Date Joined May 2008
Total Posts : 25
   Posted 6/24/2008 9:46 AM (GMT -7)   
interesting, that you said your percentage was higher. I don't have intense pain at all. I walk around fine, can even run, lift things, etc. I feel it the most when I'm sitting down. anyone else out there with experiences?

nruth
Regular Member


Date Joined Mar 2006
Total Posts : 195
   Posted 6/24/2008 10:05 AM (GMT -7)   
I had my gallbladder removed and still have the pain the surgery was supposed to cure. I would be very cautious about this if I had it to do over again. I am sure they took out a perfectly normal gallbladder.

MikeB
Veteran Member


Date Joined Mar 2006
Total Posts : 1169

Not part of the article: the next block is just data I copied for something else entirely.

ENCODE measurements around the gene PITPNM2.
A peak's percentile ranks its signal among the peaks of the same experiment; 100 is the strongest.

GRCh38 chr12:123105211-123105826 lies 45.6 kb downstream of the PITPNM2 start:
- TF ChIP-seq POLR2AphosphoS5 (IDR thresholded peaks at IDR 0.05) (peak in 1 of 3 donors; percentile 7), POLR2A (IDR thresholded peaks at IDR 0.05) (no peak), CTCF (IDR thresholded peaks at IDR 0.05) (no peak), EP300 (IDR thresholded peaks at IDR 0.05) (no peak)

Posted 6/24/2008 10:18 AM (GMT -7)   
Twenty one percent indicates a failing gall bladder. Even though your symptoms may be mnimal at present, I'd be surprised if your gall bladder should somehow resverse itself and become healthy again . . . best bet is that ejection fraction will continue to decline and you wil see more symptoms in the future. Which does not mean you have to pursue surgery right now . . . without stones it is less likely you will experience an acute gall bladder attack requiring immediate surgery. Still, I expect the surgeon will advise taking action eventually to have it removed.